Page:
June 25, 2024

It’s Time for the US to Declare a National Climate Emergency

The US has no comprehensive climate action plan with clear, enforceable targets, timelines, and road maps for climate protection and restabilization—and it desperately needs one.

John J. Berger
Climate Change Student Protest
Students holding banners and marching at a climate protest in New York City.(Erik McGregor / Getty)

This article originally appeared at TomDispatch.com. To stay on top of important articles like these, sign up to receive the latest updates from TomDispatch.com.

While April and May are usually the hottest months in many countries in Southeast Asia, hundreds of millions of people are now suffering in South Asia from an exceptionally intense heat wave that has killed hundreds. One expert has already called it the most extreme heat event in history. Record-breaking temperatures above 122º F were reported in the Indian capital of New Delhi and temperatures sizzled to an unheard of 127º F in parts of India and Pakistan.

Nor was the blazing heat limited to Asia. Heat waves of exceptional severity and duration are now occurring simultaneously in many areas of the world. Mexico and parts of the United States, notably Miami and Phoenix, have recently been in the grip of intense heat events. In southern Mexico, endangered howler monkeys in several states have been falling dead from trees in their tropical forests due to heat stroke and dehydration. Below-average rainfall throughout Mexico has led to water shortages in Mexico City and elsewhere. In some places, birds and bats, not to speak of humans, are also dying from the heat.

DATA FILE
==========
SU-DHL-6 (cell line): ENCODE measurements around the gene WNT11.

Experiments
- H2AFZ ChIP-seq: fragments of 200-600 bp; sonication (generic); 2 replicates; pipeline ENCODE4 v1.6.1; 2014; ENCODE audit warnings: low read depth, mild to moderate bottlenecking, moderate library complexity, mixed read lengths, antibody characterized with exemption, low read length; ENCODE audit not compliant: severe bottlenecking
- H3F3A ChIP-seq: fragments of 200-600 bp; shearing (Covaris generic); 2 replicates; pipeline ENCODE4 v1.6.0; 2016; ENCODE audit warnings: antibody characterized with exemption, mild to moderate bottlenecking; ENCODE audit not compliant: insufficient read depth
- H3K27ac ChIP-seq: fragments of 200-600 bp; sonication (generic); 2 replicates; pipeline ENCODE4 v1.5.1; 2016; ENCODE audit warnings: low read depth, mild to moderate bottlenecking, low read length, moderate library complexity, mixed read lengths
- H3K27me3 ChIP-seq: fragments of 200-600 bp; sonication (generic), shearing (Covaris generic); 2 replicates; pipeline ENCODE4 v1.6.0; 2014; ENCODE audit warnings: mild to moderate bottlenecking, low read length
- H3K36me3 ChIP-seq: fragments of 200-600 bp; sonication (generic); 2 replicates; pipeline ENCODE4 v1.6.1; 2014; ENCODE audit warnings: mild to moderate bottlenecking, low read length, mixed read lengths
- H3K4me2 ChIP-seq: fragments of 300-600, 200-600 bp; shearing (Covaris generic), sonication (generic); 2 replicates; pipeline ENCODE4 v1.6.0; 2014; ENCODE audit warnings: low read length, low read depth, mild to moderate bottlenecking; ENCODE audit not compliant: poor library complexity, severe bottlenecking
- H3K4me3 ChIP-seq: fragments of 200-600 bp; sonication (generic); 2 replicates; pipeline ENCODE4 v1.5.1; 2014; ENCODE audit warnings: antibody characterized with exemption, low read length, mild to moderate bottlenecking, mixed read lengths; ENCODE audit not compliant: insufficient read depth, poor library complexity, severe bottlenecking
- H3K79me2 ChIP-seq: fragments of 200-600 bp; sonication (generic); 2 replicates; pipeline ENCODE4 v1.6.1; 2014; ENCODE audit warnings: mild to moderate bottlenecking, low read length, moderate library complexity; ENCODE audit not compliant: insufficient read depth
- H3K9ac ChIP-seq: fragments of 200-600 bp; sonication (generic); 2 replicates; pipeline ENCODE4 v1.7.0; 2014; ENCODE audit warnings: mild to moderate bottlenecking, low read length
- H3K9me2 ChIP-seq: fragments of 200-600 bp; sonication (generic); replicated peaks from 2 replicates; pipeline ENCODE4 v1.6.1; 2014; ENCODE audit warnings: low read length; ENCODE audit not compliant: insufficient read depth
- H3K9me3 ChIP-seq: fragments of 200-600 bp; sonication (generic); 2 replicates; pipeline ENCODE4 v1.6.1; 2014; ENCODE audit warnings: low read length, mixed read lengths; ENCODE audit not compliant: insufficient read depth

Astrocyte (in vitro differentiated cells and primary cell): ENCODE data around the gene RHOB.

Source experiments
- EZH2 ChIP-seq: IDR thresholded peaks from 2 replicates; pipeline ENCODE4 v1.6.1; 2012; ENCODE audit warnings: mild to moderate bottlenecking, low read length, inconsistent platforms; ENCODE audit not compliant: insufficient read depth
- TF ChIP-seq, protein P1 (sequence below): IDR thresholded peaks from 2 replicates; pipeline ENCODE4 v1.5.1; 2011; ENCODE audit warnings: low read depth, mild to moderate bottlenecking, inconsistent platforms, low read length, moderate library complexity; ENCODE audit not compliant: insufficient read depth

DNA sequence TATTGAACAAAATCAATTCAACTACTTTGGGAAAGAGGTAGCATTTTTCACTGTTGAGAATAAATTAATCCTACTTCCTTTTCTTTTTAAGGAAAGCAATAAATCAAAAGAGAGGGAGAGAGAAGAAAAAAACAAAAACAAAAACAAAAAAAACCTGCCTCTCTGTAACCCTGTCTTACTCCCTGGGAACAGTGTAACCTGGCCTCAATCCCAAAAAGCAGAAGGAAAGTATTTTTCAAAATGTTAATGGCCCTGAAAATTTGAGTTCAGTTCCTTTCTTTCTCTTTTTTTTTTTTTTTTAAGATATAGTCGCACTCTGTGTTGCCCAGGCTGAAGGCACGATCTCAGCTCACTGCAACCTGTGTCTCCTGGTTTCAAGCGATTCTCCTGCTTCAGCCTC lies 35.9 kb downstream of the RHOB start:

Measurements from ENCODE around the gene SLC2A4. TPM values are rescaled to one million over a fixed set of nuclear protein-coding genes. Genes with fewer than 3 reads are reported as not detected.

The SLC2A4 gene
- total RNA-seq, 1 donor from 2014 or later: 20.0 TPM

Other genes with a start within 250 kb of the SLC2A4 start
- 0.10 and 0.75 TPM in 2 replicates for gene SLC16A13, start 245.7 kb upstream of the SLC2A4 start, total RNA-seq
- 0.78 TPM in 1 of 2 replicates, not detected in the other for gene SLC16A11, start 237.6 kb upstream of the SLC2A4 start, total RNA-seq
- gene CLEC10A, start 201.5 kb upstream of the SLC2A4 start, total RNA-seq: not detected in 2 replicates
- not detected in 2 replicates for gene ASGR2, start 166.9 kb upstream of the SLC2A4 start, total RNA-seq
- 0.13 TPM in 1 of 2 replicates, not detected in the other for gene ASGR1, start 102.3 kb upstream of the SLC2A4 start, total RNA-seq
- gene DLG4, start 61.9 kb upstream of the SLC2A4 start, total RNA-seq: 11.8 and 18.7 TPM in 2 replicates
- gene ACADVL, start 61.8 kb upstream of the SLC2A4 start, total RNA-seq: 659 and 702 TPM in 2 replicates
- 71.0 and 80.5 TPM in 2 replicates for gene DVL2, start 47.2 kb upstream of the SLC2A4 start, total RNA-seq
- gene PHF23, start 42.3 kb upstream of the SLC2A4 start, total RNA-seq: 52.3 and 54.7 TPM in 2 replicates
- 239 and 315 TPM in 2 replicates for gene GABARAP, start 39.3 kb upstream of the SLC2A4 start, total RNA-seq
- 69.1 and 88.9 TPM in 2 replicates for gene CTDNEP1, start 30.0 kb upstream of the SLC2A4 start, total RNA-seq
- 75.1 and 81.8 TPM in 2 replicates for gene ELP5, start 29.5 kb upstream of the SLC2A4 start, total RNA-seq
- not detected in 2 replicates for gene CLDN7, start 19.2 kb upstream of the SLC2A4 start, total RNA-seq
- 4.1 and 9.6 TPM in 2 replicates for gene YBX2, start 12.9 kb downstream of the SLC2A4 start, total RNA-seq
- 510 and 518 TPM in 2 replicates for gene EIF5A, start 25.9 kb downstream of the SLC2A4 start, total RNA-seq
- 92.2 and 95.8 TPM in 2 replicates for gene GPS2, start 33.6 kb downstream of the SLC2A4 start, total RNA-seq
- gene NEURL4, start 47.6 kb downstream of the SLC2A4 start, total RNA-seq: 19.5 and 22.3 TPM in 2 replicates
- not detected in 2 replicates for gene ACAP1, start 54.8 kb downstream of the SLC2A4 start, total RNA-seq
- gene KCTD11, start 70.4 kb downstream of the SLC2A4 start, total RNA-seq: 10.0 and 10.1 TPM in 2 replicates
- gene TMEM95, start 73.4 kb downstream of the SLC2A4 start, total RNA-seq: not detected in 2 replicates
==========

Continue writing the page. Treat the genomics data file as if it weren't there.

All of this is no coincidence. The hot and heavy hand of climate change is now upon us. Last year was the hottest on Earth in 125,000 years, and the concentration of heat-trapping carbon dioxide (CO2) in the atmosphere was the highest in 4 million years and is still climbing at an ever-increasing rate. Meanwhile, global sea surface temperatures also reached a peak, causing severe massive coral bleaching in all three major ocean basins.

The World Bank is projecting that by 2050 there will be more than 200 million climate refugees, 20 times the 10 million refugees that have already destabilized Europe. Climate change is also putting an increasingly heavy burden on our social safety net, which could ultimately cause social order to begin to break down, generating chaos.

Nobel Prize–winning former energy secretary Steven Chu now claims it’s no longer possible to keep the global temperature from rising more than 1.5° C above the historical average, as the 195-nation signatories to the 2015 Paris climate agreement had hoped. In fact, he projects that the target of 2° C will also be broken and that, by 2050 the global temperature will have risen above 3° C. Nor is his pessimism unique. Hundreds of other scientists have recently forecast a strong possibility of hitting 2.5° C, which should hardly be surprising since, for well over 30 years now, global leaders have failed to heed the warnings of climate scientists by moving decisively to phase out fossil fuels and their heat-trapping gases.